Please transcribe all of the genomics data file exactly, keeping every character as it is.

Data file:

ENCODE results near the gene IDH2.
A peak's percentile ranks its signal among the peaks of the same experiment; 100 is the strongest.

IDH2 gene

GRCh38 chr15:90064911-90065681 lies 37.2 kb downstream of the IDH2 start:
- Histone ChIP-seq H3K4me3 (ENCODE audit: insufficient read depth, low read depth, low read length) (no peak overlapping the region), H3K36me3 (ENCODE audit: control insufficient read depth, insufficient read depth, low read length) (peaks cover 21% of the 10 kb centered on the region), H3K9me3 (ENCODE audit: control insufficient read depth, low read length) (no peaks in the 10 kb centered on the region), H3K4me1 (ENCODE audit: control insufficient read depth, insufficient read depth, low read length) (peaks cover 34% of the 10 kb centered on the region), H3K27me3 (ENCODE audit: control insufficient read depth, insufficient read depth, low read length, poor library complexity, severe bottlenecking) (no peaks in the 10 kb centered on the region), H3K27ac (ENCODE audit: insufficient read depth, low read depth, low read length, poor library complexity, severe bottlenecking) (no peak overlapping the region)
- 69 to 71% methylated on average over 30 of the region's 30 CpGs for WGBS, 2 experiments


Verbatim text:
ENCODE results near the gene IDH2.
A peak's percentile ranks its signal among the peaks of the same experiment; 100 is the strongest.

IDH2 gene

GRCh38 chr15:90064911-90065681 lies 37.2 kb downstream of the IDH2 start:
- Histone ChIP-seq H3K4me3 (ENCODE audit: insufficient read depth, low read depth, low read length) (no peak overlapping the region), H3K36me3 (ENCODE audit: control insufficient read depth, insufficient read depth, low read length) (peaks cover 21% of the 10 kb centered on the region), H3K9me3 (ENCODE audit: control insufficient read depth, low read length) (no peaks in the 10 kb centered on the region), H3K4me1 (ENCODE audit: control insufficient read depth, insufficient read depth, low read length) (peaks cover 34% of the 10 kb centered on the region), H3K27me3 (ENCODE audit: control insufficient read depth, insufficient read depth, low read length, poor library complexity, severe bottlenecking) (no peaks in the 10 kb centered on the region), H3K27ac (ENCODE audit: insufficient read depth, low read depth, low read length, poor library complexity, severe bottlenecking) (no peak overlapping the region)
- 69 to 71% methylated on average over 30 of the region's 30 CpGs for WGBS, 2 experiments